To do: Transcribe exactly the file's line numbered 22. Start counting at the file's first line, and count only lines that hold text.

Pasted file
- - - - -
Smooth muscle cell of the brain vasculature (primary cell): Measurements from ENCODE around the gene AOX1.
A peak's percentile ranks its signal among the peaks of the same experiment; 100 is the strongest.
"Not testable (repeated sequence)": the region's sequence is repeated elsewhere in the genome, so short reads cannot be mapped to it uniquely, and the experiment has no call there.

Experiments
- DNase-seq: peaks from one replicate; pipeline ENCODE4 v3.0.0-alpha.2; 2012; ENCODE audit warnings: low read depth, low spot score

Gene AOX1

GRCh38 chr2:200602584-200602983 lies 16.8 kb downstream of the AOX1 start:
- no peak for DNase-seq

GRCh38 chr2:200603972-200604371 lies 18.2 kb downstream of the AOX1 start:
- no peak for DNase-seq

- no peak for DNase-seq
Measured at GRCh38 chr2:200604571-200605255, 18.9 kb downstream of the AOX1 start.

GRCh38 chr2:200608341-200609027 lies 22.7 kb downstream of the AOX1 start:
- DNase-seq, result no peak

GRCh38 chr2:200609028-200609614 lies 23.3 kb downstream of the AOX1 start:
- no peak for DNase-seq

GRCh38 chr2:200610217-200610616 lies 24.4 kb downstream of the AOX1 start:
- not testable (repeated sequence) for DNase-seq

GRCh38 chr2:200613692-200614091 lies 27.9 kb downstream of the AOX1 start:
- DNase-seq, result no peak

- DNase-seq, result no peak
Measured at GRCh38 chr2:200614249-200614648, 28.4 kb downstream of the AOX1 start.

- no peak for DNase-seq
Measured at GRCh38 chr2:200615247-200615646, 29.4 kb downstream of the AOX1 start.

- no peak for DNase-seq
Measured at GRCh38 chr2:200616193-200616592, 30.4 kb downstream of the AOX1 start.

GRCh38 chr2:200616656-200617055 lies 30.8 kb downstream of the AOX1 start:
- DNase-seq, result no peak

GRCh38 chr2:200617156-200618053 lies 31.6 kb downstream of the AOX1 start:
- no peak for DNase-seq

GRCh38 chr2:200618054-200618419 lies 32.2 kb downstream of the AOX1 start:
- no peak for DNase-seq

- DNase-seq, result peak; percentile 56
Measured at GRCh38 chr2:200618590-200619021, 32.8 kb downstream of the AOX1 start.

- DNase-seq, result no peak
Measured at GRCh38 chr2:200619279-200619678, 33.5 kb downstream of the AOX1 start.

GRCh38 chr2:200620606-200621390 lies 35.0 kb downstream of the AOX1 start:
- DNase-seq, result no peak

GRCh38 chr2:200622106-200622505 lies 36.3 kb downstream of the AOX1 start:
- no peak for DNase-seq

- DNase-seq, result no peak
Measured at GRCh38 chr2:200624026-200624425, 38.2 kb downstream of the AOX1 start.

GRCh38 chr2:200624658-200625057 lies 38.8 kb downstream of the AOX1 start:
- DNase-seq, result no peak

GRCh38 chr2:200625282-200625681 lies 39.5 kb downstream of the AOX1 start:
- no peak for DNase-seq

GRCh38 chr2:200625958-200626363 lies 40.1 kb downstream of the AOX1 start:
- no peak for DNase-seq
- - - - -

Measured at GRCh38 chr2:200614249-200614648, 28.4 kb downstream of the AOX1 start.